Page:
Appeal to the worst in people, appeal to their bigotry, appeal to their ignorance, appeal to their selfishness, appeal to their innate evil and they will follow you like rats following the Pied Piper.
Which brings me back to the title of this article: Does the World Need Evil?
As I argued above, operating from one's basest instincts is often uncomfortable, so people incessantly have to either convince themselves that their evil is actually "good," or that they had no choice but to participate in it.
Without evil and the ability to rationalize it, the world would probably not function. We would not have people willing to be business owners and/or executives, judges or prosecutors, or politicians.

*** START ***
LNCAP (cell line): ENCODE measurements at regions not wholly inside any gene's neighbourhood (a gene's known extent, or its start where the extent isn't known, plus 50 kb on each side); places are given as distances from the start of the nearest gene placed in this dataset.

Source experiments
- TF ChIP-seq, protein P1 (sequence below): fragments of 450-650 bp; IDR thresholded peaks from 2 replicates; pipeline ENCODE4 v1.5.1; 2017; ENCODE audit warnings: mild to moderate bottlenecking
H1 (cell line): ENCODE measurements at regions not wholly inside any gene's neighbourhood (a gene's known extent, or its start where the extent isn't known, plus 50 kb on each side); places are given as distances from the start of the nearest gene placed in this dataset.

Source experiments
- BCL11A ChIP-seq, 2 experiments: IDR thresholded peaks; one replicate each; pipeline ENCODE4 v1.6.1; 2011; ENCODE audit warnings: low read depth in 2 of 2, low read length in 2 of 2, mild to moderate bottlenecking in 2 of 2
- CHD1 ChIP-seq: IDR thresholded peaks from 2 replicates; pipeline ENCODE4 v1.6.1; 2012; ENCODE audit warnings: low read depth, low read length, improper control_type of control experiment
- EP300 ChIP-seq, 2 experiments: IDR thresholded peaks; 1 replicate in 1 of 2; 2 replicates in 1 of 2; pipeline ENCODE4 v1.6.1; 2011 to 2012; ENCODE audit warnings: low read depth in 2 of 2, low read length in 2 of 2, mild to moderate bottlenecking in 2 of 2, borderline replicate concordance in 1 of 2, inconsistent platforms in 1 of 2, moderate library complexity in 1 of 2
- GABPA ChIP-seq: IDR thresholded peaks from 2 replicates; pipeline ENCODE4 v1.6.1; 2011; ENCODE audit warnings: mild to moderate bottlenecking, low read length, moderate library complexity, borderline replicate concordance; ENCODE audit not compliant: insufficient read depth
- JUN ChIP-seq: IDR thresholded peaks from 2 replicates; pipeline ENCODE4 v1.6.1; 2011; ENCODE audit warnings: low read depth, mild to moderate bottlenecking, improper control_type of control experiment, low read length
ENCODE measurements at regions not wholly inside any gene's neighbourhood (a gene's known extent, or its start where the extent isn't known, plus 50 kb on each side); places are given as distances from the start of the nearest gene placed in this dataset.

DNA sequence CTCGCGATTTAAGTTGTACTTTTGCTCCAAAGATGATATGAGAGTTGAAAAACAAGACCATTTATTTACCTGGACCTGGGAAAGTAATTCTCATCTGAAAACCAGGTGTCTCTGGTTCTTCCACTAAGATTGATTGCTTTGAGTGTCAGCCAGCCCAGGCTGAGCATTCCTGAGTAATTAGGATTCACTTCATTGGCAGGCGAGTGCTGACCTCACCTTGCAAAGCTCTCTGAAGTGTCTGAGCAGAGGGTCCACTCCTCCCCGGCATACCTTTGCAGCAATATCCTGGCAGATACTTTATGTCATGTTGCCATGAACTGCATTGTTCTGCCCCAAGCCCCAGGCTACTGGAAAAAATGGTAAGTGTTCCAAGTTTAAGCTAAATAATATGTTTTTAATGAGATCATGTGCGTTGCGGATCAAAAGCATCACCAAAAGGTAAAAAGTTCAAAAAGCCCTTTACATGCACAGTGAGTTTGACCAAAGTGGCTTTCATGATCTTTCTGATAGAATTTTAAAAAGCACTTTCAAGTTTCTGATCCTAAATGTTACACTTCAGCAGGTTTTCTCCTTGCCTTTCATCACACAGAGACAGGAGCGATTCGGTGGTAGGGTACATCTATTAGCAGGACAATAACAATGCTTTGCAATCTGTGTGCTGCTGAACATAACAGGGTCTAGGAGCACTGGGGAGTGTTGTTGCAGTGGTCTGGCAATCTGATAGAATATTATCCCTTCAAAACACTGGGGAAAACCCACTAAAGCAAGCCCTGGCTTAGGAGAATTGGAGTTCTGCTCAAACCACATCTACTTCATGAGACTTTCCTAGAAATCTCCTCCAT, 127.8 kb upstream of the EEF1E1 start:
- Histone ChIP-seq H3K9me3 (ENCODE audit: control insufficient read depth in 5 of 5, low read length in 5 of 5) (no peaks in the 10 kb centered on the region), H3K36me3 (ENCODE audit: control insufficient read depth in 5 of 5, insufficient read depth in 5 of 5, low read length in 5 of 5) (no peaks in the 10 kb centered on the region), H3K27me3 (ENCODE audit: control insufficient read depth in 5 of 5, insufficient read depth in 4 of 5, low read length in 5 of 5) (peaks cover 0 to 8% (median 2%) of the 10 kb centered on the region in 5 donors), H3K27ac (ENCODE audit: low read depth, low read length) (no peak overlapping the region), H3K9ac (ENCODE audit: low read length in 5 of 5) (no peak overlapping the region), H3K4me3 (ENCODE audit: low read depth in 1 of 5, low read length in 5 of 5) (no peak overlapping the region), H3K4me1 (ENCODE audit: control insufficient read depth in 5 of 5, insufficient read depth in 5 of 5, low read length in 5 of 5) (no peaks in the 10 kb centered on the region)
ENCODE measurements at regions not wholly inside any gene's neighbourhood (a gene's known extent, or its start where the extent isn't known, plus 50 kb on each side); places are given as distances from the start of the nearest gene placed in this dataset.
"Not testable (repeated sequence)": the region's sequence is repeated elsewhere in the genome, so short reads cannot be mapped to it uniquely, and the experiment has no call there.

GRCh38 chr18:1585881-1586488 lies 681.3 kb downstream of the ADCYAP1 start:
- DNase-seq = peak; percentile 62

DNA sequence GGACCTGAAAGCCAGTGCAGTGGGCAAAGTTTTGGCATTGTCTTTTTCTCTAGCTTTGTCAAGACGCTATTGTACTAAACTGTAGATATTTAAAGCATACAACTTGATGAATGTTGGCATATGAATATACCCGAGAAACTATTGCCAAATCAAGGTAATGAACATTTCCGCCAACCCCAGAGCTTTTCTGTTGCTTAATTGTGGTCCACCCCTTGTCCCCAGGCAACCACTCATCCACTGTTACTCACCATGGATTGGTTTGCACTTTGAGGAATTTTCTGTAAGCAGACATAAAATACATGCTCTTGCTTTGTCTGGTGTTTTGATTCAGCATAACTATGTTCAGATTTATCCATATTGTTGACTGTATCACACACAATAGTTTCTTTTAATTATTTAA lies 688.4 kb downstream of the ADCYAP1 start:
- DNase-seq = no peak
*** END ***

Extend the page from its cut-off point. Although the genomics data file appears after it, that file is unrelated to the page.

One thing in common with members of these professions is that they are given almost unbridled control over other people, and the decisions they make can detrimentally impact the livelihoods, health and safety, and even the existence of millions.
Far too many businesses routinely destroy the health of their employees by working them long hours for substandard pay, and the health of the world by destroying the environment to turn a profit. And they do this knowing that, since these abuses normally occur in poorer, more corrupt nations, consumers in wealthier countries where they primarily sell their products won't give a damn.
Prosecutors have often knowingly charged, and judges have often sentenced, innocent people, sometimes to death, simply to enhance their political stature. And, with so-called "immunity" doctrines in place, judges and prosecutors can do this without fear of legal retribution.
In fact, while acting as Texas's Attorney General, the "pro-life" Greg Abbott worked fanatically to undermine investigations into whether a man named Cameron Todd Willingham had been wrongfully executed.
His punishment for this interference? He was elected governor!